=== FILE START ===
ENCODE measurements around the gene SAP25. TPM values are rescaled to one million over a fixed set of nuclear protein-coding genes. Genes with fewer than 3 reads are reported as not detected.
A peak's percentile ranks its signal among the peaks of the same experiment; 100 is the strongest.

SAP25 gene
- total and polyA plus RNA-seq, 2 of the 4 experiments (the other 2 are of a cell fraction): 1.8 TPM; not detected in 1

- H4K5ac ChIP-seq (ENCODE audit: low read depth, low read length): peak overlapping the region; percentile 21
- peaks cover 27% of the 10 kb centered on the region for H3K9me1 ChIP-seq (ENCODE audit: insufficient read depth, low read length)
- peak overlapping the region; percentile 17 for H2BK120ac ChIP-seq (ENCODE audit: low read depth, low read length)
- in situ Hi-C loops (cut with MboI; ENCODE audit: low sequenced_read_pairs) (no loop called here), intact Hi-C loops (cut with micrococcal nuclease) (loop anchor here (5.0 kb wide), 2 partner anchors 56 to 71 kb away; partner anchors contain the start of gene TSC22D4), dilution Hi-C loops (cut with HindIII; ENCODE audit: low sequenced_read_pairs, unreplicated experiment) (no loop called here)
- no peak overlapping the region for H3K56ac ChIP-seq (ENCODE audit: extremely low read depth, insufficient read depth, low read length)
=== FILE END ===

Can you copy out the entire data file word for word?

ENCODE measurements around the gene SAP25. TPM values are rescaled to one million over a fixed set of nuclear protein-coding genes. Genes with fewer than 3 reads are reported as not detected.
A peak's percentile ranks its signal among the peaks of the same experiment; 100 is the strongest.

SAP25 gene
- total and polyA plus RNA-seq, 2 of the 4 experiments (the other 2 are of a cell fraction): 1.8 TPM; not detected in 1

- H4K5ac ChIP-seq (ENCODE audit: low read depth, low read length): peak overlapping the region; percentile 21
- peaks cover 27% of the 10 kb centered on the region for H3K9me1 ChIP-seq (ENCODE audit: insufficient read depth, low read length)
- peak overlapping the region; percentile 17 for H2BK120ac ChIP-seq (ENCODE audit: low read depth, low read length)
- in situ Hi-C loops (cut with MboI; ENCODE audit: low sequenced_read_pairs) (no loop called here), intact Hi-C loops (cut with micrococcal nuclease) (loop anchor here (5.0 kb wide), 2 partner anchors 56 to 71 kb away; partner anchors contain the start of gene TSC22D4), dilution Hi-C loops (cut with HindIII; ENCODE audit: low sequenced_read_pairs, unreplicated experiment) (no loop called here)
- no peak overlapping the region for H3K56ac ChIP-seq (ENCODE audit: extremely low read depth, insufficient read depth, low read length)